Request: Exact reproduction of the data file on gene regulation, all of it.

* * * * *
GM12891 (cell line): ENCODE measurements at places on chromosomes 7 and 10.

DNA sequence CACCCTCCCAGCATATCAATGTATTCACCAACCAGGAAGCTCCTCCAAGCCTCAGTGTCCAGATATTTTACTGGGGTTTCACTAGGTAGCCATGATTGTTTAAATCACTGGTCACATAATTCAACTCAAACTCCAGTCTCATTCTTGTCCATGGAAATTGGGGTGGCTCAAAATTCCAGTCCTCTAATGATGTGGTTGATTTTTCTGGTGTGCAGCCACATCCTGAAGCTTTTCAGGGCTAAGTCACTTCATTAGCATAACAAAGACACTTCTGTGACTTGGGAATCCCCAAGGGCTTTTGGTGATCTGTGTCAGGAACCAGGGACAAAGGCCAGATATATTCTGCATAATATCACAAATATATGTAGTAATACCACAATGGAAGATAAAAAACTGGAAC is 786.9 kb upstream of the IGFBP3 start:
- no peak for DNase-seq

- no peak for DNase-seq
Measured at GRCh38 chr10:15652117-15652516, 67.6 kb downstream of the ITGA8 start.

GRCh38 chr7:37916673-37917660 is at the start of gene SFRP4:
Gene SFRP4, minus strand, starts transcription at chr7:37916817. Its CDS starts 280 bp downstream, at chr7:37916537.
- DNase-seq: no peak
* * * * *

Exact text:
GM12891 (cell line): ENCODE measurements at places on chromosomes 7 and 10.

DNA sequence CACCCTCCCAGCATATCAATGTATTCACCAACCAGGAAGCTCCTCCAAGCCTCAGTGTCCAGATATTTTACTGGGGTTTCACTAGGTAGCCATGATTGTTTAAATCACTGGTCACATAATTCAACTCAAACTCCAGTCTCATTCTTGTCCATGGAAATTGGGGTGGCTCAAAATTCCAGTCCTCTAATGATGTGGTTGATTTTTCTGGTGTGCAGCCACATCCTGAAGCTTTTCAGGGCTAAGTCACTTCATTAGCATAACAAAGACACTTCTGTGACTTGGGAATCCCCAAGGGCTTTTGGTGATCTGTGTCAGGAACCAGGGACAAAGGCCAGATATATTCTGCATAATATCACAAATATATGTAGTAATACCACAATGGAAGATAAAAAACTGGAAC is 786.9 kb upstream of the IGFBP3 start:
- no peak for DNase-seq

- no peak for DNase-seq
Measured at GRCh38 chr10:15652117-15652516, 67.6 kb downstream of the ITGA8 start.

GRCh38 chr7:37916673-37917660 is at the start of gene SFRP4:
Gene SFRP4, minus strand, starts transcription at chr7:37916817. Its CDS starts 280 bp downstream, at chr7:37916537.
- DNase-seq: no peak